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§8.10. Removing things from play
Some things will occasionally be in a limbo state called being "off-stage": like actors or props not needed in Act II, but perhaps to be brought back on-stage later, they wait on the sidelines. Anything created with no apparent location will start the story off-stage, as in the case of the lamp here:
Aladdin's Cave is a room. The genie's lamp is a container.
(Such things are easy to see in the World index because they are listed after all of the rooms and their contents, not belonging inside any room.) If we wanted to make this clearer to a human reader, we could add:
The lamp is nowhere.
to emphasise the point. In this context, "nowhere" means "in no room". Moving the lamp onto the stage-set, so to speak, is easy:
now the lamp is in the Cave;
now the player is carrying the lamp;
and we can whisk it away again like so:
now the lamp is nowhere;
(We can't say "now the lamp is somewhere" because that's too vague about exactly where it is.) In older builds of Inform, the usual thing was to write "remove the lamp from play", but that's now a deprecated phrase: better to use "nowhere" instead.
remove (object) from play
Removes the given object from play, so that it is not present in any room. We are not permitted to remove rooms, or doors, or the player, from play; but we are permitted to remove backdrops, making them disappear from all ro ms in which they are present. Example:
We can test whether something is on-stage or off-stage with:
if the gold coin is somewhere, ...
if the gold coin is nowhere, ...
Inform also understands two adjectives for this:
if the gold coin is on-stage, ...
if the gold coin is off-stage, ...
Because these are adjectives, they can be used in a few ways which "nowhere" and "somewhere" can't, such as:
say "Ah, so many absent friends. Who now remembers [list of off-stage people]?"
Note that "on-stage" and "off-stage" apply only to things. Rooms, directions and regions are the stage itself: so it makes no sense to ask the question of whether they are "on-" or "off-". Doors are always on-stage; a backdrop, say "the sky", is always on-stage unless it has been taken off by writing something like "now the sky is nowhere".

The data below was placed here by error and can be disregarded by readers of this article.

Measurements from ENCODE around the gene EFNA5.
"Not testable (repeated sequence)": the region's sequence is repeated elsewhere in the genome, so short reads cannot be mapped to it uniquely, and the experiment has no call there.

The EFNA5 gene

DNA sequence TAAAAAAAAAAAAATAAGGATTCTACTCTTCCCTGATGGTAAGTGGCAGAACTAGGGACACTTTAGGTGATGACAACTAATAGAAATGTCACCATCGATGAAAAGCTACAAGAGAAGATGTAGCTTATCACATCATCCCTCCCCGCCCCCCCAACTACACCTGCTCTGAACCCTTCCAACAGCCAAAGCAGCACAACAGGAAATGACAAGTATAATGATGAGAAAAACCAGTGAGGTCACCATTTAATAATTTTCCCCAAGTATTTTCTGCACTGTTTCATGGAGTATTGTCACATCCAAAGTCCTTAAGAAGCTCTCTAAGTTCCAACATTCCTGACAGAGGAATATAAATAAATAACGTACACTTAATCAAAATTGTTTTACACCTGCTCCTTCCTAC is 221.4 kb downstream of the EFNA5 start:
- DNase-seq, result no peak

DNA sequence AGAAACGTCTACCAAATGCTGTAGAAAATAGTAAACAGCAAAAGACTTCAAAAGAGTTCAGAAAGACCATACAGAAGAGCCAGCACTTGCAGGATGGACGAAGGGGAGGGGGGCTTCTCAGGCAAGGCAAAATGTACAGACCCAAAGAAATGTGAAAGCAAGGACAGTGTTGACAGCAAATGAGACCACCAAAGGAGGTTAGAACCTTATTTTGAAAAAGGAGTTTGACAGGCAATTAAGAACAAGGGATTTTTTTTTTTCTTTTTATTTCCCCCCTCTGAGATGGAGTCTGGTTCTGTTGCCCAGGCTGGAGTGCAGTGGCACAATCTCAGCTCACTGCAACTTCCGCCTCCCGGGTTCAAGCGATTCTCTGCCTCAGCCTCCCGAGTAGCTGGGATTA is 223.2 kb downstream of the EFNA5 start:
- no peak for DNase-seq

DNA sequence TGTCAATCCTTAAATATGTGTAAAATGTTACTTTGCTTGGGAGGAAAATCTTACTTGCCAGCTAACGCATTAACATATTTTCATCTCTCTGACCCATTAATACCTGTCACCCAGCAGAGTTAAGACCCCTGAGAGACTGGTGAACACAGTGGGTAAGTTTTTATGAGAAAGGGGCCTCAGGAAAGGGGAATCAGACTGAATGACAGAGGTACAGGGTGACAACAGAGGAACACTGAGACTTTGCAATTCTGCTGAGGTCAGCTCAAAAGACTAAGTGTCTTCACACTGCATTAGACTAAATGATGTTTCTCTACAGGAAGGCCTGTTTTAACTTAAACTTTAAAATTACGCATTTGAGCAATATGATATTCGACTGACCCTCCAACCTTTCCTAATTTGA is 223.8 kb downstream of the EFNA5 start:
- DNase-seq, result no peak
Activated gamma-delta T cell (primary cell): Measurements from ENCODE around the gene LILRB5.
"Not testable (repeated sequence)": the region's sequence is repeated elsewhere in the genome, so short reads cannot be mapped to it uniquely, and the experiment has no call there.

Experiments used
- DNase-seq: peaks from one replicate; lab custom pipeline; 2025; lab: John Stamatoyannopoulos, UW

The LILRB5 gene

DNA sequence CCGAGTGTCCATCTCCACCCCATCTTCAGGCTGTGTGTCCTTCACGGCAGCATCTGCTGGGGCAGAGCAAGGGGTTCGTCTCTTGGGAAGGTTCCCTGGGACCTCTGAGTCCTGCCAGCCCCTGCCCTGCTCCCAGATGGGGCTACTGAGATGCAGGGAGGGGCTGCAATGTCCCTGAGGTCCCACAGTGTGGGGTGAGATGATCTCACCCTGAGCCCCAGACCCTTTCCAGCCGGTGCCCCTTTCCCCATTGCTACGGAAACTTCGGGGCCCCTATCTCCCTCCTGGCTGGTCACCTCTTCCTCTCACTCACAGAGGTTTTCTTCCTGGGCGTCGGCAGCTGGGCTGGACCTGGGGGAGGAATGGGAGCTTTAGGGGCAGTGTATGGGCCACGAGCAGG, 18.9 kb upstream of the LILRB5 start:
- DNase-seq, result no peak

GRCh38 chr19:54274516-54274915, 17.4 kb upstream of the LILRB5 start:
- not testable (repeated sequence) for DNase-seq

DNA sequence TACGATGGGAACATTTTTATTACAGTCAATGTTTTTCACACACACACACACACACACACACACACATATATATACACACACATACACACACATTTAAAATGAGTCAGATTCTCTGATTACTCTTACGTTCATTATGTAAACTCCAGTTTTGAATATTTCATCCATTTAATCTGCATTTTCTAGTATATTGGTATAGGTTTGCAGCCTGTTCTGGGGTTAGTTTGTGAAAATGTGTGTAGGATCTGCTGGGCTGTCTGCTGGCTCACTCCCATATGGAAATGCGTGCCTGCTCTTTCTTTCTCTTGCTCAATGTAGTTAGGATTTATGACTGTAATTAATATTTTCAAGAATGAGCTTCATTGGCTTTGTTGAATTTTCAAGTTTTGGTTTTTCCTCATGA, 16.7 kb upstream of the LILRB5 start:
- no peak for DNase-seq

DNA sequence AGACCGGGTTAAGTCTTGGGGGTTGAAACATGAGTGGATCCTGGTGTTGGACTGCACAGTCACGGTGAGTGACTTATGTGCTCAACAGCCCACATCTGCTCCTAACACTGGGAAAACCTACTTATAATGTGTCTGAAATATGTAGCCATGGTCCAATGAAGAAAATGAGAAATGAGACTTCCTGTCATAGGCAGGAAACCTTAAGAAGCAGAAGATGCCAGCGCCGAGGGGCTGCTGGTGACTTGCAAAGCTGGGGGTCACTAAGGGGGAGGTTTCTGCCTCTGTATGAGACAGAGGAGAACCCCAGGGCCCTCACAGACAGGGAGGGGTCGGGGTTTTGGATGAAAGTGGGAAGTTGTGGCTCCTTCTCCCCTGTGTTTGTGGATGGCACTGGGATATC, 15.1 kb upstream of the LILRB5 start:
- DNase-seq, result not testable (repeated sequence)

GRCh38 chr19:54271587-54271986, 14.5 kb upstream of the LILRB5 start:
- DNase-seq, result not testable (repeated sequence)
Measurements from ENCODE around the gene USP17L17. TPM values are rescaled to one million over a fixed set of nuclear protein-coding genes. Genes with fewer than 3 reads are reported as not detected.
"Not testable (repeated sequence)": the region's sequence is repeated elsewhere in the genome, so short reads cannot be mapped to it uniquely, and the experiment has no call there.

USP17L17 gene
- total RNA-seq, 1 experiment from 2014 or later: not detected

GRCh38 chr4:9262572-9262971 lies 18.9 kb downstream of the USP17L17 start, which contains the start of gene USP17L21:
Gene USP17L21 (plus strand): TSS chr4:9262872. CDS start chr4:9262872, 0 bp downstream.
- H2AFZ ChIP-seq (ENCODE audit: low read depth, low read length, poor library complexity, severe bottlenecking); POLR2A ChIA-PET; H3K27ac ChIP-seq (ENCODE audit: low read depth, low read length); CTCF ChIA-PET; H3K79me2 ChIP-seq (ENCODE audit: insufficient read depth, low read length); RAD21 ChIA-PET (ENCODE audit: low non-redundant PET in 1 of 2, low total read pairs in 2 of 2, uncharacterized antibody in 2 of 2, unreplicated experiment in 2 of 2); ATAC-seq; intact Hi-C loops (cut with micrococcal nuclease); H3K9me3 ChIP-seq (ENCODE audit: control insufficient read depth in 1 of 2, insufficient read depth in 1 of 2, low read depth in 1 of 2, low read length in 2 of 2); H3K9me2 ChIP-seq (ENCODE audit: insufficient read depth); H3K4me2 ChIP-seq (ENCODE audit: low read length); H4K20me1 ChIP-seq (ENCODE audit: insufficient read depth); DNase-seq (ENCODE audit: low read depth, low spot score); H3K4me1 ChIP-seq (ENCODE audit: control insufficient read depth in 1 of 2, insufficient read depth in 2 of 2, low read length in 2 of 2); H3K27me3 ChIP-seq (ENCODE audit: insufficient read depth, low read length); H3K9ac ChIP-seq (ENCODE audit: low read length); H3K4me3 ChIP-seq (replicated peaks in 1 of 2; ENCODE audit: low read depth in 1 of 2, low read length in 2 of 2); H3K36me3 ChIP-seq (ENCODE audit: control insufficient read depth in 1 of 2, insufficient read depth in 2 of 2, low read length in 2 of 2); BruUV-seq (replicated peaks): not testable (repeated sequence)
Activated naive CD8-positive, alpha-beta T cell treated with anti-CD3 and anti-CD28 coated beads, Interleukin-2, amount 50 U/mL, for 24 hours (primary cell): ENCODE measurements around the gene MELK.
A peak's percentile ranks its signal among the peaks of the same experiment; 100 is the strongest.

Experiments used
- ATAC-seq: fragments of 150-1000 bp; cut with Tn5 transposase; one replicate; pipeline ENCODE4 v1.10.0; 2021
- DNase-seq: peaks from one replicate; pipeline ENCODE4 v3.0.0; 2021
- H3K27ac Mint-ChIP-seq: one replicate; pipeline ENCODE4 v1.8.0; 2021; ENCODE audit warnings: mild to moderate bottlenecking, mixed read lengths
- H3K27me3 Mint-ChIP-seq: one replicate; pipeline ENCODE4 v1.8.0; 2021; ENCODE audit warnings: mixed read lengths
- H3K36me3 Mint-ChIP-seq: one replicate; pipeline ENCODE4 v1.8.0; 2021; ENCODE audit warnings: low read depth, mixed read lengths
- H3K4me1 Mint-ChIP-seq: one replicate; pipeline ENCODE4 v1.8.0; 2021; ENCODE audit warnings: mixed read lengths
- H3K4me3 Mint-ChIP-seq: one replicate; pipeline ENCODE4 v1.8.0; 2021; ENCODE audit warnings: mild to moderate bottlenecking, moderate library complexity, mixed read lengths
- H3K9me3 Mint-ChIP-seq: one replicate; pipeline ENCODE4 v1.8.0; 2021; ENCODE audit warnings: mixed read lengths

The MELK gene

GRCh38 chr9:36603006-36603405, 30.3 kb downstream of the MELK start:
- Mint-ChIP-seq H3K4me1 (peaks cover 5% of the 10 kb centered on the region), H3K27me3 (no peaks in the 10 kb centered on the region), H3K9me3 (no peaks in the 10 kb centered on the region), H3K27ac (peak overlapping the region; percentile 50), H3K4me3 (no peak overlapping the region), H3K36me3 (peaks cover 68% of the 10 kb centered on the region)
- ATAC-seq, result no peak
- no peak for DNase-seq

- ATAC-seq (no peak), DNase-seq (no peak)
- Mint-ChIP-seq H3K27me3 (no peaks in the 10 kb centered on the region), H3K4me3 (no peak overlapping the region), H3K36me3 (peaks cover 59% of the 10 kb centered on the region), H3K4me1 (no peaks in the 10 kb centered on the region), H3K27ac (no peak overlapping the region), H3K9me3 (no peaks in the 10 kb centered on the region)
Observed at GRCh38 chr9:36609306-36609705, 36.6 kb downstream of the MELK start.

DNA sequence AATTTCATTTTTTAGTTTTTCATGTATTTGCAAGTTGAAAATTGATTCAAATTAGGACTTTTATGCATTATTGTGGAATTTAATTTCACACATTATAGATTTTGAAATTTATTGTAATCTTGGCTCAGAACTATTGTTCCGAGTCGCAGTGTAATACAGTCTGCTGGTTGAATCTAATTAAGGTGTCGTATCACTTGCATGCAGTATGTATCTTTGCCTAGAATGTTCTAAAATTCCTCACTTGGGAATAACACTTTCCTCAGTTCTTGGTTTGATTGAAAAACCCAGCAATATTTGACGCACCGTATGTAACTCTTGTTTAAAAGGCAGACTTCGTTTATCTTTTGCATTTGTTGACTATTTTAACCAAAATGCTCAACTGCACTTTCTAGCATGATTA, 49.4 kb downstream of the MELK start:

Some kinds of game objects -- food, for instance -- can only sensibly be used once, and should then be destroyed. The EAT command already implements this, but suppose we also had a category of drinkable potions:
Here we have a destruction action that allows the player to break any fragile items. Once destroyed, these things are removed from play, but we can still refer to them: they are now off-stage. This makes it easy for our sulking character to list the ones that have been destroyed:
Suppose we have a supply closet in our game from which the player is allowed to take red pens. To keep modeling simple, we only allow him to have one in play at a time, and we test this by seeing whether the red pen is "off-stage" before moving it to his possession.
This approach might seem no different from having a single red pen sitting in the closet, but it may be preferable, for two reasons. First, it's not very plausible for a supply closet to contain nothing but a single red pen (well, assuming a well-regulated supplier, anyway); and second, it gives the player a way to get a new red pen should the original be destroyed in a tragic handwriting accident.
Instead of taking the supply of red pens:
if the red pen is off-stage:
move the red pen to the player;
say "You help yourself to a fresh red pen.";
say "You're only allowed one pen at a time. The department secretary is very strict."